How to Invest If the U.S. Dollar Loses Might


Economic signals suggest the greenback is poised for a decline. Investors may want to reallocate assets accordingly.

The mighty U.S. dollar has helped exemplify a post-COVID business cycle of high yields and stronger economic growth in the U.S. relative to other parts of the world—but signs are emerging that the buck may be headed for bear territory.


The strong greenback has helped the Federal Reserve’s inflation fight by muting pricing pressures from American imports and critical commodities. By lowering certain costs, it has also helped keep financial conditions relatively loose, offsetting some of the tightening impact of Fed rate hikes. This, in turn, has supported recent U.S. equity gains.


But recent market developments suggest that the dollar’s 16-year secular bull run that emerged from the 2007-2008 financial crisis may finally be losing steam. Indeed, the dollar has started to weaken even as the market now appears to expect that rates may remain higher for longer, which would typically lend support to the dollar.


Could the dollar be poised for its next secular bear market? Morgan Stanley’s Global Investment Committee believes it’s a possibility that’s at least worth considering, given the following.

  1. 1
    Commodity signals:


    Commodities, which tend to be negatively correlated to the dollar, have been advancing recently. Gold, for one, has hit an all-time high of $2,183 per ounce, up 18% since last October, which may suggest investors think that economic growth is slowing. What’s more, Bitcoin, often considered digital gold, is up more than 150% over the same period. These trends appear in line with more-recent rebounds in cyclical commodities, such as oil and copper.


  2. 2
    Bank of Japan’s policy shift:


    Since early 2021, the Japanese yen has depreciated against the U.S. dollar by about 50%. That was largely a function of widening interest-rate differentials, as the U.S. Fed raised rates aggressively while the BoJ held fast to a program of yield-curve control in an effort to keep yields lower. But given improvements in Japan’s real growth, inflation and wages, odds are rising that its central bank will shift its policy to allow rates to rise, helping strengthen the yen. In turn, this may drive repatriation flows out of U.S. securities, including Treasuries, of which Japanese investors have been key buyers for more than 25 years.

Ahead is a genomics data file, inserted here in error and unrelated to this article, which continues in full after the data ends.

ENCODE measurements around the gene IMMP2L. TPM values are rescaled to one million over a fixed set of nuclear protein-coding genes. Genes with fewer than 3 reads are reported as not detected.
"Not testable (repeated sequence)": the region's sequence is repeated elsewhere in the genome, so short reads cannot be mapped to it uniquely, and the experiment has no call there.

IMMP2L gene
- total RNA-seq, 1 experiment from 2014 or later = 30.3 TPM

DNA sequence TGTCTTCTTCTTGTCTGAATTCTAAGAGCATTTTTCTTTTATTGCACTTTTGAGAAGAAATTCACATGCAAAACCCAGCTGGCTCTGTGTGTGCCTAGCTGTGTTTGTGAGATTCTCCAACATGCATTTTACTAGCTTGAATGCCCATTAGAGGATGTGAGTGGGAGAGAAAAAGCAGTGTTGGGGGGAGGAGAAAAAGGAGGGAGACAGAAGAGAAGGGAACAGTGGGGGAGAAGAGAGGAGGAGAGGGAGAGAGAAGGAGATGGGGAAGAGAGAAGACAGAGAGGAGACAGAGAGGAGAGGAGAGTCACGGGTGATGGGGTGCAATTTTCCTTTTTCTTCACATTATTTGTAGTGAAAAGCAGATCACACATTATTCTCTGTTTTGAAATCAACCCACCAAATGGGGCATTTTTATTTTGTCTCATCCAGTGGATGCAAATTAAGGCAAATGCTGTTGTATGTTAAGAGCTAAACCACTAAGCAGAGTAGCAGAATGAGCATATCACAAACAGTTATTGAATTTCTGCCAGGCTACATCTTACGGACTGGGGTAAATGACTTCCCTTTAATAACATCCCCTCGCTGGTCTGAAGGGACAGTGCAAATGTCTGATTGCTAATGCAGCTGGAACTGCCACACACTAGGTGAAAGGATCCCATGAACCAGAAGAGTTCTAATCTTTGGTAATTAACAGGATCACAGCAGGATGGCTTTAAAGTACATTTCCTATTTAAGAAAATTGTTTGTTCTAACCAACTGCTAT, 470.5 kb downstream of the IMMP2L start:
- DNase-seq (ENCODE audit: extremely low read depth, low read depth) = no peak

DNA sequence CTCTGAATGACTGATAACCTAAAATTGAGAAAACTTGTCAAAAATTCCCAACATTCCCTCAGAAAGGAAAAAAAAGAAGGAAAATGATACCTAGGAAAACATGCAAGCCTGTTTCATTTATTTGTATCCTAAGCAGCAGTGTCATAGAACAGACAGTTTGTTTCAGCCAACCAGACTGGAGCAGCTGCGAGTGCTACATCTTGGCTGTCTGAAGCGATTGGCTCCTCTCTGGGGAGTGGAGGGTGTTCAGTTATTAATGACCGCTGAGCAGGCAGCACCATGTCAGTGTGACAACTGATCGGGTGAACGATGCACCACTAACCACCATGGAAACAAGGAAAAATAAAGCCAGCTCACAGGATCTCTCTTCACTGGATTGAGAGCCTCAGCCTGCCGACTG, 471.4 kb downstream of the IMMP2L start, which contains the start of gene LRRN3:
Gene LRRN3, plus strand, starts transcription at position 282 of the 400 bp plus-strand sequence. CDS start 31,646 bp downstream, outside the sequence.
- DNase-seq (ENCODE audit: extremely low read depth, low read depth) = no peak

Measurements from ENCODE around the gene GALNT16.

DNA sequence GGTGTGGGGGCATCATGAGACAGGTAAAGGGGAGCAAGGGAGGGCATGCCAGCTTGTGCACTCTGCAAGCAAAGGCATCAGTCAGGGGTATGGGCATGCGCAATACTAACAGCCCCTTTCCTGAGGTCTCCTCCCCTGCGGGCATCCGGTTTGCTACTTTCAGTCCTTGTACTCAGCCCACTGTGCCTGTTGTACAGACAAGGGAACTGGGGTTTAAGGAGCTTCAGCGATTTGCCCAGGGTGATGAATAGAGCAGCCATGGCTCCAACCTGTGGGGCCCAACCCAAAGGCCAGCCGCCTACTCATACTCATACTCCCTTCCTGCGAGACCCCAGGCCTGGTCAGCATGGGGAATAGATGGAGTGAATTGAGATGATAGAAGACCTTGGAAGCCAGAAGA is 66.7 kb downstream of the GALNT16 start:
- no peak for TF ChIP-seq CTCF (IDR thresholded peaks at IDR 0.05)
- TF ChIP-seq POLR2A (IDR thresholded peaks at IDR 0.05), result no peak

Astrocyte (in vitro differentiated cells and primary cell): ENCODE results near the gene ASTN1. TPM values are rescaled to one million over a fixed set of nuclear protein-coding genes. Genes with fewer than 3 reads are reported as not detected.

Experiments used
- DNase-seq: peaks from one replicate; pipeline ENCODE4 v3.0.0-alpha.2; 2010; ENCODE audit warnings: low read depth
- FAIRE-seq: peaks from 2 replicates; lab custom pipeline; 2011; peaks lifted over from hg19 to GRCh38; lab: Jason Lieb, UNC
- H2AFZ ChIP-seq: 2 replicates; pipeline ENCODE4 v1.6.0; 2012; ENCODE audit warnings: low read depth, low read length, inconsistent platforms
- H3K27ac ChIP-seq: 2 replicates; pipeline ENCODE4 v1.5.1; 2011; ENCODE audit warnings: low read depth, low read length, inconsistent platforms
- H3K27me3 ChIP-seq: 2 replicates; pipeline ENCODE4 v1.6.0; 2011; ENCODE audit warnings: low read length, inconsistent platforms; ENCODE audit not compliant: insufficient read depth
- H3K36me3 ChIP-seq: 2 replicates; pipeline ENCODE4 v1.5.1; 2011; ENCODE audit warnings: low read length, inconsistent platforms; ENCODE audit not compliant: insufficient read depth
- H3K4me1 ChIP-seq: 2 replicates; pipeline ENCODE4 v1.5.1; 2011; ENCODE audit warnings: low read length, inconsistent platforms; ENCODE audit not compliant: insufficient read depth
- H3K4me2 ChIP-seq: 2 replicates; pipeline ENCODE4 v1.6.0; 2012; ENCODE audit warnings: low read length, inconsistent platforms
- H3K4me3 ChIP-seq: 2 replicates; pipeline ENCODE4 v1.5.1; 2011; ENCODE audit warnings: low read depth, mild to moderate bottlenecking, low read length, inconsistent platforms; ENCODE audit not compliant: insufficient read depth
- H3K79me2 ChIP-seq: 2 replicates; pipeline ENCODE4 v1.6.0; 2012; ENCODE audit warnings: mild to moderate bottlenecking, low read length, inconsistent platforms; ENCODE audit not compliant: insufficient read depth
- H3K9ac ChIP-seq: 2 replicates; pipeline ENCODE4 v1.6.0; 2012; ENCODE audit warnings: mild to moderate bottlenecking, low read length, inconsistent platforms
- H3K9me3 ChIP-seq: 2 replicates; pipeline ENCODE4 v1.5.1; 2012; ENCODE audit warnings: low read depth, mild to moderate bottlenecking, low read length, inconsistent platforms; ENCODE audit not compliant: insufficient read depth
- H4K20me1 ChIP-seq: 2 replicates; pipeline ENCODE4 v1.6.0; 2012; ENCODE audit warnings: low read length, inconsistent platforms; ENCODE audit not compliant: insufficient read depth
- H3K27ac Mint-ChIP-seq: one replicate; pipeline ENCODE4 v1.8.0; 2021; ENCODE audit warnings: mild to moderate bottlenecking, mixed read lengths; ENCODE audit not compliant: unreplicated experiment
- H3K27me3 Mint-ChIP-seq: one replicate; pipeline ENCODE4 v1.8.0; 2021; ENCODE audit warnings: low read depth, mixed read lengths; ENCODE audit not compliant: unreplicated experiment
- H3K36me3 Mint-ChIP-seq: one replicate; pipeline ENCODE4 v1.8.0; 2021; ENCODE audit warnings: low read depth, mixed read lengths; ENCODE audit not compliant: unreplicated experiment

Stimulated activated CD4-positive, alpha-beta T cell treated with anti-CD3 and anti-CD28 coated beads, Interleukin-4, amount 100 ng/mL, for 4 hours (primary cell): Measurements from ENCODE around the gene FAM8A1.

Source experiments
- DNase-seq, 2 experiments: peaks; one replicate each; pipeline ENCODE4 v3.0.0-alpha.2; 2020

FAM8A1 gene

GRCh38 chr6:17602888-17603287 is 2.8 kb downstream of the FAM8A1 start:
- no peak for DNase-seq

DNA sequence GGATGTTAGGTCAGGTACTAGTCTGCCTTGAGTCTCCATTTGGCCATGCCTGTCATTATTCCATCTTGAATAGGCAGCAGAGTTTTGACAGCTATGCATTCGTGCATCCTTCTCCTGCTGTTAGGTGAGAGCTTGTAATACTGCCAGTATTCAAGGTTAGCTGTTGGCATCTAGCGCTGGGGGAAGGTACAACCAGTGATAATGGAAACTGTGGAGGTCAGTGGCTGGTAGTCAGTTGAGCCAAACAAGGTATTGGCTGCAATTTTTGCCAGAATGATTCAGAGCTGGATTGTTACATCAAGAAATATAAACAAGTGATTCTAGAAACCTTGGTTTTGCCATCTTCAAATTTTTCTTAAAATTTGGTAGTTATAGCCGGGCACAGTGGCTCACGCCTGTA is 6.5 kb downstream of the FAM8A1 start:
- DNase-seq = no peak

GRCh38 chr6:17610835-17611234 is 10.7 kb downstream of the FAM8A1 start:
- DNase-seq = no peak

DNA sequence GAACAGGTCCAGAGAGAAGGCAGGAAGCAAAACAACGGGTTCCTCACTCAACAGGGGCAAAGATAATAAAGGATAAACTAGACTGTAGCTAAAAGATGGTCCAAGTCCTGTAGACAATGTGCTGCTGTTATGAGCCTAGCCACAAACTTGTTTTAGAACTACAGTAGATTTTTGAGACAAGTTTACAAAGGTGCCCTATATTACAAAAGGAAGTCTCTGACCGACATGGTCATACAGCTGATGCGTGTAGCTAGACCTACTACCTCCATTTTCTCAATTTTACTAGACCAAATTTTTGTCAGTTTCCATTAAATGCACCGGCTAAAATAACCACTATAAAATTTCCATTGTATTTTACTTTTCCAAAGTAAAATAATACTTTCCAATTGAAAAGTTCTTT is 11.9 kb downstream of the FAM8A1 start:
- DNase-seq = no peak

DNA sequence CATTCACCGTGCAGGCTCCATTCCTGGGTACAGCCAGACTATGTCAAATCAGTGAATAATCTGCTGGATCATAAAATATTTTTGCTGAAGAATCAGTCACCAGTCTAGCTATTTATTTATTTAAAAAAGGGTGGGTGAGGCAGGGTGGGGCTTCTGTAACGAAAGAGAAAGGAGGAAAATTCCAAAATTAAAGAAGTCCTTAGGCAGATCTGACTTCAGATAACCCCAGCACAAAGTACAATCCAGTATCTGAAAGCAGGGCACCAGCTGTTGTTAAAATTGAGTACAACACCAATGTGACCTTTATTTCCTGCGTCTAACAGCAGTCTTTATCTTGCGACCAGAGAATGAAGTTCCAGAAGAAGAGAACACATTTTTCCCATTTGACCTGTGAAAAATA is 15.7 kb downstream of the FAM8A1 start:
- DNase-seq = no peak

3. 3
    U.S.-China dynamics:


    Tensions between the world’s two largest economies are already high around technology access and generative AI semiconductors. Legislation moving through Congress that could ban a major Chinese-owned social media platform from operating in the U.S. could be a further incentive for China to accelerate its efforts to reduce reliance on the dollar for trade.


The idea of “American exceptionalism” is broadly valued in global markets but it is also underpinned by a strong dollar. A weakening in the U.S. currency may create headwinds for equity multiples, in which case investors may benefit from asset and geographic diversification in their portfolios.


We encourage investors to keep an eye on the U.S. Dollar Index (DXY), which tracks the dollar’s value relative to a basket of foreign currencies. Investors may also want to consider increasing exposure to real assets, such as commodities, gold, energy- and power-related infrastructure, and real estate investment trusts (REITs). Also look to international stocks, especially in Japan, India, Mexico and Brazil.

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